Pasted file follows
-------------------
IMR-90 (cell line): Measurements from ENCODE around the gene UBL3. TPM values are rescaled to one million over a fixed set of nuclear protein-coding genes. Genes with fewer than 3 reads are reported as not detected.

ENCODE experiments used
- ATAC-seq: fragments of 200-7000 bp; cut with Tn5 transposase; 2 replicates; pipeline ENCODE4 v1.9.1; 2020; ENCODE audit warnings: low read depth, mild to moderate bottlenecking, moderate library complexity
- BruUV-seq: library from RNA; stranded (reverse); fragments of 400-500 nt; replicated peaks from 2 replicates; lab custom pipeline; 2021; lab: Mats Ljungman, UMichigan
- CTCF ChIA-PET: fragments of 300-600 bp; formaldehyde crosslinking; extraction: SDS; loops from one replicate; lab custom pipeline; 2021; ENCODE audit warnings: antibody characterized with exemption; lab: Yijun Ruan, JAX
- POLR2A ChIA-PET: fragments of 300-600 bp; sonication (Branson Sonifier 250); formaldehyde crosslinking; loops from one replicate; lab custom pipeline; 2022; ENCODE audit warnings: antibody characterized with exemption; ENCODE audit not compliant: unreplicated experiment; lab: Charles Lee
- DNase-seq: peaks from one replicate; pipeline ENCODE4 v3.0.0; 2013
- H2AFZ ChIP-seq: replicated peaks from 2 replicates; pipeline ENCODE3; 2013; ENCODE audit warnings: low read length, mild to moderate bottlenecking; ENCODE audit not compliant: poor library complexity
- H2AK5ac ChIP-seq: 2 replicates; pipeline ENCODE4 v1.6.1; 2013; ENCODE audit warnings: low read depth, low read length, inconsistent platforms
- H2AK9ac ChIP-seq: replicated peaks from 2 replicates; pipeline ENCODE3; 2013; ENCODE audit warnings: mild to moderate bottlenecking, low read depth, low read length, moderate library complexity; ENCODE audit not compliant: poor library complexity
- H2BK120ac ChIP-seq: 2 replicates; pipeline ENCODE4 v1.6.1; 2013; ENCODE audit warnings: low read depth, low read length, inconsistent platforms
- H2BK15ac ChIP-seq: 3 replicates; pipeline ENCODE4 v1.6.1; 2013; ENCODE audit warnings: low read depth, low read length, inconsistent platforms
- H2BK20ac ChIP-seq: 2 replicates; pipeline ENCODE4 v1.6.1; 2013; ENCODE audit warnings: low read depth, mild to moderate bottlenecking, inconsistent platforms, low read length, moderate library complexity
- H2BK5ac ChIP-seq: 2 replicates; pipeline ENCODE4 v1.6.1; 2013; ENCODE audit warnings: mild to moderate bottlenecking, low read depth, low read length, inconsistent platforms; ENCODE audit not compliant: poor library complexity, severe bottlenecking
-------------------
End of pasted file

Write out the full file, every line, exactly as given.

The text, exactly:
IMR-90 (cell line): Measurements from ENCODE around the gene UBL3. TPM values are rescaled to one million over a fixed set of nuclear protein-coding genes. Genes with fewer than 3 reads are reported as not detected.

ENCODE experiments used
- ATAC-seq: fragments of 200-7000 bp; cut with Tn5 transposase; 2 replicates; pipeline ENCODE4 v1.9.1; 2020; ENCODE audit warnings: low read depth, mild to moderate bottlenecking, moderate library complexity
- BruUV-seq: library from RNA; stranded (reverse); fragments of 400-500 nt; replicated peaks from 2 replicates; lab custom pipeline; 2021; lab: Mats Ljungman, UMichigan
- CTCF ChIA-PET: fragments of 300-600 bp; formaldehyde crosslinking; extraction: SDS; loops from one replicate; lab custom pipeline; 2021; ENCODE audit warnings: antibody characterized with exemption; lab: Yijun Ruan, JAX
- POLR2A ChIA-PET: fragments of 300-600 bp; sonication (Branson Sonifier 250); formaldehyde crosslinking; loops from one replicate; lab custom pipeline; 2022; ENCODE audit warnings: antibody characterized with exemption; ENCODE audit not compliant: unreplicated experiment; lab: Charles Lee
- DNase-seq: peaks from one replicate; pipeline ENCODE4 v3.0.0; 2013
- H2AFZ ChIP-seq: replicated peaks from 2 replicates; pipeline ENCODE3; 2013; ENCODE audit warnings: low read length, mild to moderate bottlenecking; ENCODE audit not compliant: poor library complexity
- H2AK5ac ChIP-seq: 2 replicates; pipeline ENCODE4 v1.6.1; 2013; ENCODE audit warnings: low read depth, low read length, inconsistent platforms
- H2AK9ac ChIP-seq: replicated peaks from 2 replicates; pipeline ENCODE3; 2013; ENCODE audit warnings: mild to moderate bottlenecking, low read depth, low read length, moderate library complexity; ENCODE audit not compliant: poor library complexity
- H2BK120ac ChIP-seq: 2 replicates; pipeline ENCODE4 v1.6.1; 2013; ENCODE audit warnings: low read depth, low read length, inconsistent platforms
- H2BK15ac ChIP-seq: 3 replicates; pipeline ENCODE4 v1.6.1; 2013; ENCODE audit warnings: low read depth, low read length, inconsistent platforms
- H2BK20ac ChIP-seq: 2 replicates; pipeline ENCODE4 v1.6.1; 2013; ENCODE audit warnings: low read depth, mild to moderate bottlenecking, inconsistent platforms, low read length, moderate library complexity
- H2BK5ac ChIP-seq: 2 replicates; pipeline ENCODE4 v1.6.1; 2013; ENCODE audit warnings: mild to moderate bottlenecking, low read depth, low read length, inconsistent platforms; ENCODE audit not compliant: poor library complexity, severe bottlenecking